Remy Kassimir: I was just saying to everybody before we started, like Portland and Oregonians in general, have responded really quickly and well to, like, stay home and do all these things, like stand six feet apart, and wash your hands, and all that stuff. They’re already very into, like, recycling and composting and stuff, so they just whipped into shape quickly. It’s weird. Like, everybody has masks on, and stuff. I still make friends in line from six feet away, because I miss human contact. If you’re six feet in front of me or six feet behind me, we’re having a conversation. Other than that, it feels kind of like ghost towny, but it’s kind of nice, because we can go to nature and walk around.

Tony Darrow: Are those Japanese gardens open?

Remy Kassimir: That’s so funny that you ask. My boyfriend’s mom runs the Chinese garden, and no the Japanese and Chinese garden are closed. It sucks.

Tony Darrow: That’s really nice of them. I did the Japanese garden. It’s really nice up there.

Remy Kassimir: That’s cool. My boyfriend’s been doing videos of the Chinese garden so that people can do virtual walk throughs instead.

Tony Darrow: Really?

Remy Kassimir: Everything is shut down.

Stephen Calabri: That’s awesome. So-

Remy Kassimir: [crosstalk] online.

Tony Darrow: You can social distance at the gardens. You can stay six feet away from people at the gardens. I don’t know why they have to be closed.

Remy Kassimir: I know.

Stephen Calabri: Well especially now, so few people are going out. By the way, we’re joined… This is mostly New Yorkers on this call, but we’re joined by an out of towner, everybody say hi to Winston Hodges.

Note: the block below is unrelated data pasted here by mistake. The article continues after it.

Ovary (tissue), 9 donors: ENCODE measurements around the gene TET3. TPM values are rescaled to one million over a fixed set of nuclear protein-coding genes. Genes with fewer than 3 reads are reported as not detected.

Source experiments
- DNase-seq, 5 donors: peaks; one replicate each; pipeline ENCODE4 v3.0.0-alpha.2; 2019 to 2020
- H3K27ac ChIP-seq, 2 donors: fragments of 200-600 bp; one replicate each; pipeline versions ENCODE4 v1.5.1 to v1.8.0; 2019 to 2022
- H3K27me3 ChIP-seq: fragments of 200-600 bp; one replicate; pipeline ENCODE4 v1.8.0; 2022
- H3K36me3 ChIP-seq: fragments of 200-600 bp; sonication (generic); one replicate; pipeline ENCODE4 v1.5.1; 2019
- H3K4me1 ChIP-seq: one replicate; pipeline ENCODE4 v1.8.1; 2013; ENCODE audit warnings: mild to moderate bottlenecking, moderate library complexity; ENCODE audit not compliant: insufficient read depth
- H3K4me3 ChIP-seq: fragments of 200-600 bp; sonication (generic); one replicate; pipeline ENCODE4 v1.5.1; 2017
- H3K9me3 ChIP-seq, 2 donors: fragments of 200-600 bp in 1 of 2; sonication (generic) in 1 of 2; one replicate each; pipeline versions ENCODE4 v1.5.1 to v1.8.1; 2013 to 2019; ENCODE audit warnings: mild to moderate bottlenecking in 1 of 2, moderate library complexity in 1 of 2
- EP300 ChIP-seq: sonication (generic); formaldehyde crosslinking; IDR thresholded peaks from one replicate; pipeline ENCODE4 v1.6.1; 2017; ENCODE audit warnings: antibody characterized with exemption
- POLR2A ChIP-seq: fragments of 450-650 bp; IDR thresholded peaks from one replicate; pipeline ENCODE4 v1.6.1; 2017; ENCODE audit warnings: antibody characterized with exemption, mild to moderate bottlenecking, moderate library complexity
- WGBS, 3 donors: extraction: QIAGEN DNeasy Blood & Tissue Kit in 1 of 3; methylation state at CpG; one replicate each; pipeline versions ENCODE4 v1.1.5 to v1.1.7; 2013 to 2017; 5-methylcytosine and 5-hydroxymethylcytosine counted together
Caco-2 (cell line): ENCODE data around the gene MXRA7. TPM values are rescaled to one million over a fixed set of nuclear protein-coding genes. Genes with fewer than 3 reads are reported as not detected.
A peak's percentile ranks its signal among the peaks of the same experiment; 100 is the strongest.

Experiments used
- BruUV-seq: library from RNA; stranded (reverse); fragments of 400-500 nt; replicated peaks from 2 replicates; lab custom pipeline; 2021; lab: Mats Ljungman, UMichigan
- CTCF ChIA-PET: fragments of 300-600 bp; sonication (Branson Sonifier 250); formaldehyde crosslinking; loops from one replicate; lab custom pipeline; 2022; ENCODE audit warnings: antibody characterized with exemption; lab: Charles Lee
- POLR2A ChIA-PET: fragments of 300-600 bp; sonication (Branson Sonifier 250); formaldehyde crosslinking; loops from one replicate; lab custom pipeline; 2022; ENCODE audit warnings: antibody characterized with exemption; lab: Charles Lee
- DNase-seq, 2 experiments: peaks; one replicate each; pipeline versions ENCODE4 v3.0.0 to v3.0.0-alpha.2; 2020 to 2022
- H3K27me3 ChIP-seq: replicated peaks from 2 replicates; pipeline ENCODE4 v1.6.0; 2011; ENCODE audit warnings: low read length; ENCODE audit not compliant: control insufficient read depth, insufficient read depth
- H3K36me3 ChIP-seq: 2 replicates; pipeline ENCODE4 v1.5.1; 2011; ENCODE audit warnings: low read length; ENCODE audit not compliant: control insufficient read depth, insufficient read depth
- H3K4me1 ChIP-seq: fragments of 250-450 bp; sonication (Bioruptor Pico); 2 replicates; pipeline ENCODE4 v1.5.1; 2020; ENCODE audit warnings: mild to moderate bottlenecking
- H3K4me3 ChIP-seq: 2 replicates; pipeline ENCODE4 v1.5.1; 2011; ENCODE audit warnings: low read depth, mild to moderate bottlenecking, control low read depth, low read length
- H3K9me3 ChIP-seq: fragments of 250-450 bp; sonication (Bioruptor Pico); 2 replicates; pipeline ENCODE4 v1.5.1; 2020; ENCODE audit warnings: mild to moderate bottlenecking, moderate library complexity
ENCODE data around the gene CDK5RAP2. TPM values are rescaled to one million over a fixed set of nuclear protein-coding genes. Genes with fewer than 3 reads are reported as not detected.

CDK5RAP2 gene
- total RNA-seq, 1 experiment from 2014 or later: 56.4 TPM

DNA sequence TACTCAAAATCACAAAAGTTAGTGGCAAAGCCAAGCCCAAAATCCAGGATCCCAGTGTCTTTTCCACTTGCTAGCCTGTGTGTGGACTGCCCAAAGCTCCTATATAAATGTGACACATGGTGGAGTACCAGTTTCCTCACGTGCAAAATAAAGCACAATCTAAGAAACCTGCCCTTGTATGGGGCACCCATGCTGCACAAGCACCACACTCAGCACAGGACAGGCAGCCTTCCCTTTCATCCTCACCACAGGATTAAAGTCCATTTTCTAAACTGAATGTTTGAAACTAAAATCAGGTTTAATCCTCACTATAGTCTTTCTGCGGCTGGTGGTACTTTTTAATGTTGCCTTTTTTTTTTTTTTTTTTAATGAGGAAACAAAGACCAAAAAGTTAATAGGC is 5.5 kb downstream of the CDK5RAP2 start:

Remy Kassimir: Hello, Winston Hodges.

Tony Darrow: Hello, Winston Hodges.

Liz Miele: Hi, Winston.

Rebecca Trent: Hi, Winston.

Winston Hodges: Hey.

Stephen Calabri: Winston, you are down here-

Tony Darrow: I love that name. That’s a great name.

Winston Hodges: Oh my god. Thank you.

Stephen Calabri: Winston, you’re down in Virgina, correct?

Winston Hodges: Yeah. I’m based out of Richmond, Virgina, but that means I spend a lot of time in D.C. and Richmond. I flow between those two places.

Stephen Calabri: First, can you start off with what the comedy scene there is like, and how it’s evolved or devolved in the past month, month and a half?

Winston Hodges: D.C. is great. I think it’s one of the best scenes in the country. Richmond is smaller. It is a southern art city, so it’s a pretty alternative comedy scene. A lot of music and stuff like that. A lot of hipsters have made Richmond pretty whole, but it’s not all nonexistent, man. Everybody’s obviously moved to online. All these stand ups are trying to do Instagram videos, and they as bad at Instagram videos as Instagram comics are at doing stand-up. It’s awful.

Remy Kassimir: Hilarious.

Stephen Calabri: Do you guys see, even more so now, that audiences or do you think that audiences are even more crucial to comedy than you did before? Or do you think that this is going [crosstalk]

Remy Kassimir: I started an Instagram live comedy club. Like the first week. Literally, I had two shows in Portland. One of them got canceled. I did the last show, and then I was like I’m going to do Instagram live comedy shows. Because if I can’t get on stage, there’s some way I need to get out material with audience feed-back. And like, you can kind of do it if you want to post jokes on Twitter, but not really. You can’t say things with, like the same innuendo or nuance. All of my shows have had a laugh track of me laughing with fake laughter as well, and the people in there post hearts and shit. It’s not the same, because there’s nothing better than an actual live comedy club, but you do get a trigger in your mind of serotonin bursts when you see the hearts going. Ali Kolbert even said when I played a fake laugh track, she was like I know it’s fake, but my body feels like it’s real.

Liz Miele: The same way they say you can smile to fake happiness.

Tony Darrow: Right.

Remy Kassimir: Literally.

Winston Hodges: If you smile long enough-

Liz Miele: You trick your brain into thinking you like yourself.